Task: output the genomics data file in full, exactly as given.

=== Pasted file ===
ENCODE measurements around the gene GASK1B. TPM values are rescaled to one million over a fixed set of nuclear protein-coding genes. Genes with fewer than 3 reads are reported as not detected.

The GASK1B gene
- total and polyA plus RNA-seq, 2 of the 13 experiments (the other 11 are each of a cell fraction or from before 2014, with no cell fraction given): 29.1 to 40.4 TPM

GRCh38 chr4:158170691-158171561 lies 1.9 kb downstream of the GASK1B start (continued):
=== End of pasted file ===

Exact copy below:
ENCODE measurements around the gene GASK1B. TPM values are rescaled to one million over a fixed set of nuclear protein-coding genes. Genes with fewer than 3 reads are reported as not detected.

The GASK1B gene
- total and polyA plus RNA-seq, 2 of the 13 experiments (the other 11 are each of a cell fraction or from before 2014, with no cell fraction given): 29.1 to 40.4 TPM

GRCh38 chr4:158170691-158171561 lies 1.9 kb downstream of the GASK1B start (continued):